[EM] possible improved IRV method

Rob LeGrand honky1998 at yahoo.com
Thu Jun 29 09:26:21 PDT 2006

Allen wrote:
> Yes, it looks like you proposed the same thing back in 2002.
> What became of your proposal? ;-)

Some members of the instantrunoff-freewheeling group were arguing for the
superiority of IRV over Condorcet.  Double IRV was one of my attempts to
seduce them to the Condorcet side.  Success was quite limited.  BTR-IRV
was a bit more successful, but I have since decided that there's little
to gain from promoting an IRV-like Condorcet method.  I think many real-
world voters would order-reverse under Cordorcet just like they would
under Borda (though many others would vote sincerely under any method).
These days I see Approval and Range Voting as much better reforms.

> Getting back to Condorcet, there is a majority in each pair-wise
> comparison, but for each pair, it is a different set of voters.  There
> is no way, at the end of the election, to go back and say "This is the
> majority that elected the winner".

Sure there is, and it's no more arbitrary than IRV's way.  Simply take
the slimmest majority victory.  Of course, this looks pretty empty if
there is no voted Condorcet winner and the winner of whatever Condorcet
method you're using does lose some pairwise race.  But pointing out that
winner's slimmest *victory* still is no more arbitrary than the one IRV
finds in the last round.  (Of course, this only works if the Condorcet
method never elects a Condorcet loser; the best ones never do.)

> Note I believe I may have been incorrect about my previous proposal
> meeting the Condorcet criteria.  While under that proposal a candidate
> can only be eliminated if he loses a pair-wise comparison, the
> comparisons happen after candidates have been eliminated and votes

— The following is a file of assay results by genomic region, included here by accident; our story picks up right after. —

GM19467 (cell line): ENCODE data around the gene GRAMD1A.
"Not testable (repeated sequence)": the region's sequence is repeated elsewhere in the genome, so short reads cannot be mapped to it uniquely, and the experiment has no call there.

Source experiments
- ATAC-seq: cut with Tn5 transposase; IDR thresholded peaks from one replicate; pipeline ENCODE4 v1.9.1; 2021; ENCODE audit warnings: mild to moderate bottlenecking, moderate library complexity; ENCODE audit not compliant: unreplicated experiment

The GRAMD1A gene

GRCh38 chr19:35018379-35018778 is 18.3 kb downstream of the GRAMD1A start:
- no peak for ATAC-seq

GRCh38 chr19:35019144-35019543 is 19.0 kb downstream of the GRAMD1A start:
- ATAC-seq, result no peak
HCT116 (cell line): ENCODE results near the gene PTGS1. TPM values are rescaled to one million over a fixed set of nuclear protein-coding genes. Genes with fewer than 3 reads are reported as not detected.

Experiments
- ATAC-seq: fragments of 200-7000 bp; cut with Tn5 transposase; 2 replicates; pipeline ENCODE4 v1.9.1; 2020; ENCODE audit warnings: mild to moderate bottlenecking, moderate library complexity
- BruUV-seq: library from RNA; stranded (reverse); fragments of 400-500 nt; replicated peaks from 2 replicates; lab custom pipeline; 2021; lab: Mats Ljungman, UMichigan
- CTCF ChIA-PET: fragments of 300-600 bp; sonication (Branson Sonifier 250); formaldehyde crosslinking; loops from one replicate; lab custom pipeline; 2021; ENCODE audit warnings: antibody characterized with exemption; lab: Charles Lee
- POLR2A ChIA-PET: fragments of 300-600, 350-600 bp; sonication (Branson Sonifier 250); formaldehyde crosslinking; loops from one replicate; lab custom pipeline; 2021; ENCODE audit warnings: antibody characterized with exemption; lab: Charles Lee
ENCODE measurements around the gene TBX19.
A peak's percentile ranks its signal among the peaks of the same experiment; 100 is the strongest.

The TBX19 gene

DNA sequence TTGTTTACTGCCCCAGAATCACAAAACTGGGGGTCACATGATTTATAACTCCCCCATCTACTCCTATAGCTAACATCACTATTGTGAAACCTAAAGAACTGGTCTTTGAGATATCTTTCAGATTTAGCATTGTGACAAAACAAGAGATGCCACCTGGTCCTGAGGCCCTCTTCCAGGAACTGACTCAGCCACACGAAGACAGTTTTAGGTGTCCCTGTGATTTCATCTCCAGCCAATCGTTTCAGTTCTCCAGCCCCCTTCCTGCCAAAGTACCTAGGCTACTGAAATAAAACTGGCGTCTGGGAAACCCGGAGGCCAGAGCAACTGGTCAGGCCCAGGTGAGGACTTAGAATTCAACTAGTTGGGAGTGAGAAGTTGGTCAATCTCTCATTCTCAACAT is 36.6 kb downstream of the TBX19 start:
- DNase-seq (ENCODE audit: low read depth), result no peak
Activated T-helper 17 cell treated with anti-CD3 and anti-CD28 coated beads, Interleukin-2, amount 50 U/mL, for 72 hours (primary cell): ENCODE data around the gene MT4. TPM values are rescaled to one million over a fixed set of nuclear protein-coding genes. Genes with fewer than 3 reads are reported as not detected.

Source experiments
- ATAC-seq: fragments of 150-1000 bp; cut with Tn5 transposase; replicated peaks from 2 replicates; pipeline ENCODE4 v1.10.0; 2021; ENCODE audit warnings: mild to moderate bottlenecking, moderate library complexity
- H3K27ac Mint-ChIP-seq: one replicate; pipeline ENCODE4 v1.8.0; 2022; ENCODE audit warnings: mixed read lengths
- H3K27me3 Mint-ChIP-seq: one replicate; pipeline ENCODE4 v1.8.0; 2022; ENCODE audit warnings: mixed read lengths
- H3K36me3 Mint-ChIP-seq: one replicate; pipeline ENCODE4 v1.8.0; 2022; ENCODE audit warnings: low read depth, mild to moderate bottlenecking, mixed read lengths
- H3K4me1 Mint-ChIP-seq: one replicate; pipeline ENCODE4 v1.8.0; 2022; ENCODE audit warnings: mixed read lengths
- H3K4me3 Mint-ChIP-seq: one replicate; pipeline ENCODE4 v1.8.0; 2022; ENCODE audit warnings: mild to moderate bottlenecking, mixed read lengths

> redistributed.  This would seem to have some sort of effect, but I'm
> still hashing it over.

No, your proposal is indeed Condorcet-compliant.  The last comparison to
decide on each eliminated candidate is pairwise, so every eliminated
candidate must lose at least one pairwise comparison.  Therefore a voted
Condorcet winner can never be eliminated and will win.

> In addition, the ideal voting system to be monotonic.  Classic IRV is
> recognized as not monotonic.  One of the goals of my proposal was to at
> least find a monotonic method.  I don't know if it accomplishes this of
> not.

I think you will find it very difficult to create a monotonic method that
uses elimination rounds--unless you do something silly like repeatedly
eliminating the candidate with the lowest Borda score without
recalculating scores (which would simply elect the Borda winner).

> With respect to "strategic voting", I believe the ideal voting system
> would be essentially immune from strategic voting.  Each voter would
> state their sincere preferences, and the tabulation would be
> responsible for determining the winner as if each voter had executed
> their optimal strategy.

There has been some research into this issue both on this list and in
academia.  Check out Lorrie Cranor's dissertation work on Declared-
Strategy Voting at http://lorrie.cranor.org/dsv.html .  My current
doctoral work is related to hers.

Rob LeGrand, psephologist
rob at approvalvoting.org
Citizens for Approval Voting

Do You Yahoo!?
Tired of spam?  Yahoo! Mail has the best spam protection around 

More information about the Election-Methods mailing list